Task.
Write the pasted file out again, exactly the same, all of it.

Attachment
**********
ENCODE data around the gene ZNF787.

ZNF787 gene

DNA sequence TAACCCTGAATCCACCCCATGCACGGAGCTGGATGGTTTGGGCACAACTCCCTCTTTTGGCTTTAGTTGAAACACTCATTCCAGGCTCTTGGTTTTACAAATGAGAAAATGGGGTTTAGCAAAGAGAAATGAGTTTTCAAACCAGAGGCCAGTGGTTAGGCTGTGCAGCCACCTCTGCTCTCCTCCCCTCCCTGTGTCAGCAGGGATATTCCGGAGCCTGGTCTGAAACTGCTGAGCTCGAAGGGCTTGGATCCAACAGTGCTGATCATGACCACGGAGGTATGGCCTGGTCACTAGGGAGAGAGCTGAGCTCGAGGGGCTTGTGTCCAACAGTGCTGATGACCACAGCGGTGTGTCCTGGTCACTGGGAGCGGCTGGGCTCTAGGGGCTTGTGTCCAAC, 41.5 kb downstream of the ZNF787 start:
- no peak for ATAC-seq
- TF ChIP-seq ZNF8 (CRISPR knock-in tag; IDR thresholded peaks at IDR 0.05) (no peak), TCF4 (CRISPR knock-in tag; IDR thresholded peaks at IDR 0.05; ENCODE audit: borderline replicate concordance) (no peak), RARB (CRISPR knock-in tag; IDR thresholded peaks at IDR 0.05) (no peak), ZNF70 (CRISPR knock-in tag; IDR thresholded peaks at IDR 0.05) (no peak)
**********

ENCODE data around the gene ZNF787.

ZNF787 gene

DNA sequence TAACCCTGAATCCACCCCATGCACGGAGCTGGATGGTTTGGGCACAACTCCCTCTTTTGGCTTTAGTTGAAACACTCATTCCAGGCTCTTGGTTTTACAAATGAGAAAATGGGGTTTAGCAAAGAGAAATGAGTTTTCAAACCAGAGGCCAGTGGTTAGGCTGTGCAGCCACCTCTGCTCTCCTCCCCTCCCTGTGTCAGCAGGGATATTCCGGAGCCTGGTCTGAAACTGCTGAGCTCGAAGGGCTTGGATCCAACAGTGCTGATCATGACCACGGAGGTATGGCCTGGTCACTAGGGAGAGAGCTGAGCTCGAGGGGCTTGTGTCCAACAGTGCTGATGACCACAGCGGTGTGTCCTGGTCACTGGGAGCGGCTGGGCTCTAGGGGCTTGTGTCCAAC, 41.5 kb downstream of the ZNF787 start:
- no peak for ATAC-seq
- TF ChIP-seq ZNF8 (CRISPR knock-in tag; IDR thresholded peaks at IDR 0.05) (no peak), TCF4 (CRISPR knock-in tag; IDR thresholded peaks at IDR 0.05; ENCODE audit: borderline replicate concordance) (no peak), RARB (CRISPR knock-in tag; IDR thresholded peaks at IDR 0.05) (no peak), ZNF70 (CRISPR knock-in tag; IDR thresholded peaks at IDR 0.05) (no peak)